Oil Trades Near a 27-Month High as IEA Raises Demand Forecast
Worldwide oil consumption will rise by 1.4 million barrels a day, or 1.6 percent, to 89.1 million a day, the Paris-based adviser said today in its monthly Oil Market Report. Futures earlier fell 0.9 percent, the most in two weeks, after Alyeska Pipeline Service Co. said it was increasing flows at the network that carries 11 percent of U.S. crude output following repairs.
“Demand growth is slowing but still positive,” said Andrey Kryuchenkov, an analyst with VTB Capital in London. “Perhaps getting above $90 so soon the market has got carried away a little, but colder-than-normal weather conditions have been supportive.”
Crude for February delivery dropped as much as 83 cents to $90.71 a barrel in electronic trading on the New York Mercantile Exchange. The contract was at $91.50 at 9:34 a.m. London time. Brent crude for March settlement was at $97.89 a barrel, up 46 cents, on the London-based ICE Futures Europe exchange.
Nymex floor trading was closed yesterday for a U.S. holiday and electronic trades will be booked with today’s floor transactions for settlement purposes.
Prices in New York rose 4 percent last week, the most in six weeks, after the line’s closure Jan. 8 forced BP Plc, ConocoPhillips and Exxon Mobil Corp. to cut output. Futures reached a 27-month high of $92.58 on Jan. 3.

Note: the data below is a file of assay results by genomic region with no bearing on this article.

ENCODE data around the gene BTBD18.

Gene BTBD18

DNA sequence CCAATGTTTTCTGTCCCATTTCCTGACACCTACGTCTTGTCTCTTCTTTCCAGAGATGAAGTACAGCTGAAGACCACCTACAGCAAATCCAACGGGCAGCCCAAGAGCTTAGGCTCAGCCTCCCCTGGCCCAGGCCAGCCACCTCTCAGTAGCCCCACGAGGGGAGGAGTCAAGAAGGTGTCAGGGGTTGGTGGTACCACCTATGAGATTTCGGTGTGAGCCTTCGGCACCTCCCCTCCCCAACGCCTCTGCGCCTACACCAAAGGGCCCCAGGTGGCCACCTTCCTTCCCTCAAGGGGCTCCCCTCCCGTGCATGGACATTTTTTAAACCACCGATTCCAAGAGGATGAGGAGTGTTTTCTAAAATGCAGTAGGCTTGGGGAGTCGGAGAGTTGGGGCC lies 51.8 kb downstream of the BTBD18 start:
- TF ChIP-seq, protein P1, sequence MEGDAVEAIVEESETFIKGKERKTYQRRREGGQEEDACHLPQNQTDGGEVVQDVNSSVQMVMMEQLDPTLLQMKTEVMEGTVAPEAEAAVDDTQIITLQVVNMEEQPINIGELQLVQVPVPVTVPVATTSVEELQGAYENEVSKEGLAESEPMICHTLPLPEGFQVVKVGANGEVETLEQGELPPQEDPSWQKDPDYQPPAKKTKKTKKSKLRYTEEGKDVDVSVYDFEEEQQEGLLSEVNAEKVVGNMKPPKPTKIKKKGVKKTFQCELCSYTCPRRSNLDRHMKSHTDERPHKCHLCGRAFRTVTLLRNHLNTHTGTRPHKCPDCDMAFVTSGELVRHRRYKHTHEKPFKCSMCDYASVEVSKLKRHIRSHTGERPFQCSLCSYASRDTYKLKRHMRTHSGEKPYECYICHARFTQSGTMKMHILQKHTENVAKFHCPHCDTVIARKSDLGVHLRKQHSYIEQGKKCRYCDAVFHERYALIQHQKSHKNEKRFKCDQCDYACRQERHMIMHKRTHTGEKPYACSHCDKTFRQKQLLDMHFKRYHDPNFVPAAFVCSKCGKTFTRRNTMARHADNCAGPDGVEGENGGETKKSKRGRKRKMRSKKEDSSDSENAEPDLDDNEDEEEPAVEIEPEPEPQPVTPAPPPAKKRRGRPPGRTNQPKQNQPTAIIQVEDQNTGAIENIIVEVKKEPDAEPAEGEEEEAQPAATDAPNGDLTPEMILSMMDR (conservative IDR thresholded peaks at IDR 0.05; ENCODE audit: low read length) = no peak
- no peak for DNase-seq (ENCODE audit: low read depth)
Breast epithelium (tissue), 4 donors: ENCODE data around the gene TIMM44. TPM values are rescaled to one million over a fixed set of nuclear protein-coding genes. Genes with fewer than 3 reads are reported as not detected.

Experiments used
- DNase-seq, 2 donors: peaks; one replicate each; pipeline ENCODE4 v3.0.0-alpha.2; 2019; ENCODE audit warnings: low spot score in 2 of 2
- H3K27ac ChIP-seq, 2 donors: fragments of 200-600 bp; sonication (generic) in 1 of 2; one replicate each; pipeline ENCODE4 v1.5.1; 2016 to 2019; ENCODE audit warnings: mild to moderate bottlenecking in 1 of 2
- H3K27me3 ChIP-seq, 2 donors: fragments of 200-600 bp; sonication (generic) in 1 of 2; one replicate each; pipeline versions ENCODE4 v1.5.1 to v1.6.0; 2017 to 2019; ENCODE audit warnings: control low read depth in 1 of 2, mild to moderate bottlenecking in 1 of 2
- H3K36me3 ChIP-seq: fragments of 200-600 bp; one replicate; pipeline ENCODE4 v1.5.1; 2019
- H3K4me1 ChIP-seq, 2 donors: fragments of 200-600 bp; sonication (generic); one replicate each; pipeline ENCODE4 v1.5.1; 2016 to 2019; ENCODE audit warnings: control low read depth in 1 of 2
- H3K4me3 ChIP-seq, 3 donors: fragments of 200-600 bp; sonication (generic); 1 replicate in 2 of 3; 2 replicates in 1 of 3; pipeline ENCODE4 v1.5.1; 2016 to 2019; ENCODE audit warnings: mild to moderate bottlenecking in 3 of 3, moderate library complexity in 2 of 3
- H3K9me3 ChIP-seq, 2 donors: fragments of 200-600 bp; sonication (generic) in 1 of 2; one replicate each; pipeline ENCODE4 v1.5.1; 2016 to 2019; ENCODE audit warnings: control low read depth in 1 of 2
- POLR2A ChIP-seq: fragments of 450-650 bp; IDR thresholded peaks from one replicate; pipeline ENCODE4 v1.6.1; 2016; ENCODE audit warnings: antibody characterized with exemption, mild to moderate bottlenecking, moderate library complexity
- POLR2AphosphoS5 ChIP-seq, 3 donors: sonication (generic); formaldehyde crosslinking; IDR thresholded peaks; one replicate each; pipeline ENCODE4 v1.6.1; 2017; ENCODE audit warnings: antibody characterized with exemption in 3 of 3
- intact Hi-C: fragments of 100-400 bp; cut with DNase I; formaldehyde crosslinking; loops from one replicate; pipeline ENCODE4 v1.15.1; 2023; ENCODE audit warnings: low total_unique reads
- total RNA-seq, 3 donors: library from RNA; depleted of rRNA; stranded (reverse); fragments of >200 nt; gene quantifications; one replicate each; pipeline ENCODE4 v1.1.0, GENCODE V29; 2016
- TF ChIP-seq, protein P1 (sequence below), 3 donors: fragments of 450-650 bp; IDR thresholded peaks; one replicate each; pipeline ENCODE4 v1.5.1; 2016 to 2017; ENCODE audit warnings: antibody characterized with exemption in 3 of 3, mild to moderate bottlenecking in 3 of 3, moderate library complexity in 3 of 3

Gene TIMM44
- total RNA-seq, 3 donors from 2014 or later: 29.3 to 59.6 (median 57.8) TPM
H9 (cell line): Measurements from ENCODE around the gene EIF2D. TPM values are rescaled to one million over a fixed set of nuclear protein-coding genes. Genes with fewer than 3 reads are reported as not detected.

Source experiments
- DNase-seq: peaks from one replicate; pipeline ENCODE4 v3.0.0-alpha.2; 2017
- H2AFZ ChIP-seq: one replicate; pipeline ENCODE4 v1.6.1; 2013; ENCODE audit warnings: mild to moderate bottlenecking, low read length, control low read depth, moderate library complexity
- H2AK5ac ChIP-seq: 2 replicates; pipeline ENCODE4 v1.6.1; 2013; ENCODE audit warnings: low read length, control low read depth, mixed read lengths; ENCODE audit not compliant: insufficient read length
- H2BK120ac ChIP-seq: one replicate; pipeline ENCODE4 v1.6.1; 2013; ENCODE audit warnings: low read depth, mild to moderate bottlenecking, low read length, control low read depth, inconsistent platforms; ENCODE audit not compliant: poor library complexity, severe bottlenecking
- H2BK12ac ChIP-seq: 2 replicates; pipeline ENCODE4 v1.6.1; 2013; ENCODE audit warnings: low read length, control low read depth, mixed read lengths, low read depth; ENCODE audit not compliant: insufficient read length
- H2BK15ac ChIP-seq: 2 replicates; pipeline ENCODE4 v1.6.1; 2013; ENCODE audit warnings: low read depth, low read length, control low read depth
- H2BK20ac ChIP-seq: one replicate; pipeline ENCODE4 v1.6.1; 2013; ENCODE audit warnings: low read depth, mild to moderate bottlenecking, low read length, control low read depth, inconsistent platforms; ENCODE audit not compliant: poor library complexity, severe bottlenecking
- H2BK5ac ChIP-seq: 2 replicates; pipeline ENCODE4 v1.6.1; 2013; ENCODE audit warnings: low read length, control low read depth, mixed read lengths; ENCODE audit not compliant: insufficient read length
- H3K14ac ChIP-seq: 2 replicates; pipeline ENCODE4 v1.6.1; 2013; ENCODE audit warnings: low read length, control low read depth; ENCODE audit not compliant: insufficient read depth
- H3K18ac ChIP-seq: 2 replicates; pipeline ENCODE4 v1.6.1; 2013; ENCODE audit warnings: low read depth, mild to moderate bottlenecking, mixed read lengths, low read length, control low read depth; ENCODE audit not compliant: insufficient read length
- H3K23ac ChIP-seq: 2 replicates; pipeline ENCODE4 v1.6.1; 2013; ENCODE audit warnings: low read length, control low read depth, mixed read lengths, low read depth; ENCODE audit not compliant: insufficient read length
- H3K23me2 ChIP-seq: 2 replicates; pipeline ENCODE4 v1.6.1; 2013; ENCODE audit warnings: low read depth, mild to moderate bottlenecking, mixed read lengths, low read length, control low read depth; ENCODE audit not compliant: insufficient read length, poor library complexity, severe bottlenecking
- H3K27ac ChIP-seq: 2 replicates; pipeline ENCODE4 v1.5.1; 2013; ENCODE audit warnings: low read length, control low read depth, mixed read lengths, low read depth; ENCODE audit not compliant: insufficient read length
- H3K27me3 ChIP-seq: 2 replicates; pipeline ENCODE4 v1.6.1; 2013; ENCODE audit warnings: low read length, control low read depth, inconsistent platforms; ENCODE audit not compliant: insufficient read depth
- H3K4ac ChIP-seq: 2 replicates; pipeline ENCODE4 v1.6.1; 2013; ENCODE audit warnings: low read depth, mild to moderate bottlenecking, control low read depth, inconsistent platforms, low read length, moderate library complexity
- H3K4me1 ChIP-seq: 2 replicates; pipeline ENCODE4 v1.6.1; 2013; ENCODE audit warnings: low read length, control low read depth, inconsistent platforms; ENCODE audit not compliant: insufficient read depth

Oil was being pumped through the Alaska pipeline at more than 500,000 barrels a day at 4 p.m. local time yesterday, Alyeska said in a statement. That’s almost 80 percent of the average rate in December. Stockpiles in Alaska, the biggest U.S. state, have dropped 50 percent since the disruption, reaching 1.47 million barrels on Jan. 13, according to the most recent data from the Alaska Department of Revenue.
“There were people looking at the short-term” oil disruption, said Tetsu Emori, a commodity fund manager at Astmax Ltd. in Tokyo. “There’s an adequate amount of oil in the market at the moment.”
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